Supreme Court Unanimously Supports Common Sense in Cell Phone Search Case

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The latest from the Supreme Court:

Police may not search the smartphones of people who are put under arrest unless they have a warrant, the Supreme Court has ruled, a unanimous and surprising victory for privacy advocates.

The justices, ruling in cases from California and Massachusetts, said the 4th Amendment’s ban on “unreasonable searches and seizures” prevents a police officer from examining a cellphone found on or near a person who is arrested.

See? I told you the Supreme Court was a remarkably agreeable place. And in this case, they were remarkably agreeable even though lower courts had split on this issue and it could easily have broken down along normal left (yay civil liberties!) and right (yay law enforcement!) lines. Instead, all nine of the justices did the right thing. For a brief moment, we can all celebrate.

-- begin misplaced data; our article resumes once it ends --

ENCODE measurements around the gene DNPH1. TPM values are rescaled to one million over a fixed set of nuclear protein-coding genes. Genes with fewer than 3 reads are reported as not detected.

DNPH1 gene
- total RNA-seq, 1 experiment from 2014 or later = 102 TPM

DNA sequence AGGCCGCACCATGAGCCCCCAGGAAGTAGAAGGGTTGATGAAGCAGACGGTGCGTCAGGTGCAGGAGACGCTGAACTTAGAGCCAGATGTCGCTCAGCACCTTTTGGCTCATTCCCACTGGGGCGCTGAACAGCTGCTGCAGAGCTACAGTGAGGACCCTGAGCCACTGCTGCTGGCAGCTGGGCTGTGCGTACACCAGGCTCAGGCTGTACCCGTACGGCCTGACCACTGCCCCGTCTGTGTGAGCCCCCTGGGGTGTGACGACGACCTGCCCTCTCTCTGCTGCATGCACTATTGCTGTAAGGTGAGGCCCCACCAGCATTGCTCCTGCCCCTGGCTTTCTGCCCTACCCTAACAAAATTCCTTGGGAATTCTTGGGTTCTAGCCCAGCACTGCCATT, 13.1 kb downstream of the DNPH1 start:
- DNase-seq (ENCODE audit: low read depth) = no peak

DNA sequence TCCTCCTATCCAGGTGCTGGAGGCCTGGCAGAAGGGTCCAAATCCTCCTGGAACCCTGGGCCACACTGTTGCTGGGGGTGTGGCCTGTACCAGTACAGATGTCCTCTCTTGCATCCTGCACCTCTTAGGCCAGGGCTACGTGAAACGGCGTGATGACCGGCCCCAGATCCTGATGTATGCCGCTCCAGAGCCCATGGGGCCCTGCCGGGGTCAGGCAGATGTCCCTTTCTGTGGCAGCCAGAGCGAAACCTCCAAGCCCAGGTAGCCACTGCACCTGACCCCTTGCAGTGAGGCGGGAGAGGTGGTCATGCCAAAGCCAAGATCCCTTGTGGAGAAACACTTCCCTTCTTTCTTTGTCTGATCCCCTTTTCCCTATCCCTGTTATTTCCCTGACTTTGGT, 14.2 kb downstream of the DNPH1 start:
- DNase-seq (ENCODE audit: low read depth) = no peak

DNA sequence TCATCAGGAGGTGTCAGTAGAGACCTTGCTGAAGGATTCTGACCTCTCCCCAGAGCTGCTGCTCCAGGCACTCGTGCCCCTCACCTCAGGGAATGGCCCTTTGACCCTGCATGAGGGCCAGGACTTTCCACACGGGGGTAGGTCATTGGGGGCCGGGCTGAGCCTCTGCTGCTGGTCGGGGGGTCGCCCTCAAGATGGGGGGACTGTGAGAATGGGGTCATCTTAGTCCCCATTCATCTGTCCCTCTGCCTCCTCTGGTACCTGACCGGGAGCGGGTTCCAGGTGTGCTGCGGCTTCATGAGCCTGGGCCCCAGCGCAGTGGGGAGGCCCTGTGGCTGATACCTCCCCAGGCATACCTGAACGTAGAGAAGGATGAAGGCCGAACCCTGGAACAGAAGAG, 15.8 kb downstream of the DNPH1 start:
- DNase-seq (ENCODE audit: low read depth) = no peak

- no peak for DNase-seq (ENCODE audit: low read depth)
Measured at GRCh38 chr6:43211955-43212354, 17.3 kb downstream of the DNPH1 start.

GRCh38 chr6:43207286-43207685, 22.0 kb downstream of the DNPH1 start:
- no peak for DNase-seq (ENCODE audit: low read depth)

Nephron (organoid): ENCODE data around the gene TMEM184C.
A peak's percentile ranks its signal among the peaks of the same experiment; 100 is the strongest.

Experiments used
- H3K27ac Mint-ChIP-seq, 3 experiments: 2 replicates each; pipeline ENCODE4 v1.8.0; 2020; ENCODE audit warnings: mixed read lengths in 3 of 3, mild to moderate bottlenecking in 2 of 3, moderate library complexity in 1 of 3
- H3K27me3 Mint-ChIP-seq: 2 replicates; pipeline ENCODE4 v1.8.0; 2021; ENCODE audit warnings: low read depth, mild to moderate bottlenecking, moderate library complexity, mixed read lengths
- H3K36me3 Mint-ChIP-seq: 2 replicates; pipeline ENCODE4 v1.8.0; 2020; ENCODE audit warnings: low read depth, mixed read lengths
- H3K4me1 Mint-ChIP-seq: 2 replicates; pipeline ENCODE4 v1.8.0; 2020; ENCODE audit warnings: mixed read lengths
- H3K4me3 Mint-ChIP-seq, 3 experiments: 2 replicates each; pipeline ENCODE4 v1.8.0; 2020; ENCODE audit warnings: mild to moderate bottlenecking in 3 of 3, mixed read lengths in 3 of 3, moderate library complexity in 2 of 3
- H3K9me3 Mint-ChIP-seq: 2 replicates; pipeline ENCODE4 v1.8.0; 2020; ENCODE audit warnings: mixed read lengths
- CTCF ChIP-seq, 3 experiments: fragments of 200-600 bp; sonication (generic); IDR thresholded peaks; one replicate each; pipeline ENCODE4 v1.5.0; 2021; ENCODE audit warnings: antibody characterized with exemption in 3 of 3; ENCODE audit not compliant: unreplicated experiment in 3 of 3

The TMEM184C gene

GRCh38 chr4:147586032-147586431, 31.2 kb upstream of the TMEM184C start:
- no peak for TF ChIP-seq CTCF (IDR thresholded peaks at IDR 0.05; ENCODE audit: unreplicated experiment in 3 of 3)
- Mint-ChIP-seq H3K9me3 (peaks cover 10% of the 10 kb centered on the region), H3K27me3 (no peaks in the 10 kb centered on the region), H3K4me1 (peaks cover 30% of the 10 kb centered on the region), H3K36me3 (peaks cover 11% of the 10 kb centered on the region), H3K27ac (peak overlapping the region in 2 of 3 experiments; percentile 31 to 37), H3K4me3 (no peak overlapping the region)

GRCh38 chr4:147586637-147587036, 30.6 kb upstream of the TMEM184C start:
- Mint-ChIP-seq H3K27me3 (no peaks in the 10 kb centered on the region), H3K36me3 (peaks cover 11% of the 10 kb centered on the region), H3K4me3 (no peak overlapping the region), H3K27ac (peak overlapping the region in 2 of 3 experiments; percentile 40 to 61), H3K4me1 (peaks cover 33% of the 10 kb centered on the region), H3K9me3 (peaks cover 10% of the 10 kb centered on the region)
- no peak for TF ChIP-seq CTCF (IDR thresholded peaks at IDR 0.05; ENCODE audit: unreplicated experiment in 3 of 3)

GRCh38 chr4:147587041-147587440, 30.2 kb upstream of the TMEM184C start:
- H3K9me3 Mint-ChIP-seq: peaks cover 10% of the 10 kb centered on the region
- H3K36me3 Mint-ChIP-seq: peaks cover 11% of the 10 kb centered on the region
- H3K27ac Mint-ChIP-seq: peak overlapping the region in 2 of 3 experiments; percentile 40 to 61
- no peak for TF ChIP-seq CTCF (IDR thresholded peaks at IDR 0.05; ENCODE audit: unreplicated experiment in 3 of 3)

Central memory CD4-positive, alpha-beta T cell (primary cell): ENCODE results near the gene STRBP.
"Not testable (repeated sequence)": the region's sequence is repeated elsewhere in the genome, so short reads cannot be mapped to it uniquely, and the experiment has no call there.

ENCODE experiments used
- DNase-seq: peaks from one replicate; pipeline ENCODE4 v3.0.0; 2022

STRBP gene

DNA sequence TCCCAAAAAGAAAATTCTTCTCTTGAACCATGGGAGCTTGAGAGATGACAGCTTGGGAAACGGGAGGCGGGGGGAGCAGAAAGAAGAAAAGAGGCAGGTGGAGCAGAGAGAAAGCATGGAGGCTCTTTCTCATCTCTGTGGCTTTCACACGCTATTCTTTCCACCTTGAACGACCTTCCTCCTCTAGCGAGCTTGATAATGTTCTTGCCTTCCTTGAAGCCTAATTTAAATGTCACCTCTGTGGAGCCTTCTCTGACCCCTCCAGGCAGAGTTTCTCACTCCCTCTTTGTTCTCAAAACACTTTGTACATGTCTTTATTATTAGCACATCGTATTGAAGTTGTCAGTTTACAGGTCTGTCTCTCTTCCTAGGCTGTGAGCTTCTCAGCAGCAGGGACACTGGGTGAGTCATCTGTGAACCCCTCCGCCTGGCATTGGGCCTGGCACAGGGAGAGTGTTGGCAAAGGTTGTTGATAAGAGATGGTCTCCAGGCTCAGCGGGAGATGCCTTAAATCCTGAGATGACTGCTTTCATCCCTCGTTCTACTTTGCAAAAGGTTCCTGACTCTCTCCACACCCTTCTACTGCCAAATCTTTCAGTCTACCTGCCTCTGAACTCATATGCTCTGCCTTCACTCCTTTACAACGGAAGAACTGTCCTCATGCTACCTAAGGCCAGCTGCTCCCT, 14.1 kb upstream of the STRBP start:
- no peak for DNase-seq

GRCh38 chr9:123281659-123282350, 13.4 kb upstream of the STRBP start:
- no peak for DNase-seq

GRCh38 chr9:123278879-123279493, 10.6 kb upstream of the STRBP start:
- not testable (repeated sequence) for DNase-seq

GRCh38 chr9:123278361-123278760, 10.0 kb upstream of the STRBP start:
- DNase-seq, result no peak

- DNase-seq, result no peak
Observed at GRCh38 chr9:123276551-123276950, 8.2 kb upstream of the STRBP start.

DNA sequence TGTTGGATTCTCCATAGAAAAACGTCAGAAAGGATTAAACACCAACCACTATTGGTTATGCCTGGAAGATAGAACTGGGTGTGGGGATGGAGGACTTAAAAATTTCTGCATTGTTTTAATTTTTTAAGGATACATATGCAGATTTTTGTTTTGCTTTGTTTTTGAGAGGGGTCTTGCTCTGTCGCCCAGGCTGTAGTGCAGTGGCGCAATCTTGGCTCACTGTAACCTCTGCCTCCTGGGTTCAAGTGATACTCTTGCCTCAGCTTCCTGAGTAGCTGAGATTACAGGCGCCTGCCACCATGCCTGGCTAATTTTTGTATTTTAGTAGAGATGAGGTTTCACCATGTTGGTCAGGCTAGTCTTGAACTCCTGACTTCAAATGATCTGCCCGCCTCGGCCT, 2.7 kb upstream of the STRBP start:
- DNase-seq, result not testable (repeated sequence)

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This is the rubber-meets-road moment: the early days in our first fundraising drive since we took a big swing and merged with CIR to bring fearless investigative reporting to the internet, radio, video, and everywhere else that people need an antidote to lies and propaganda.

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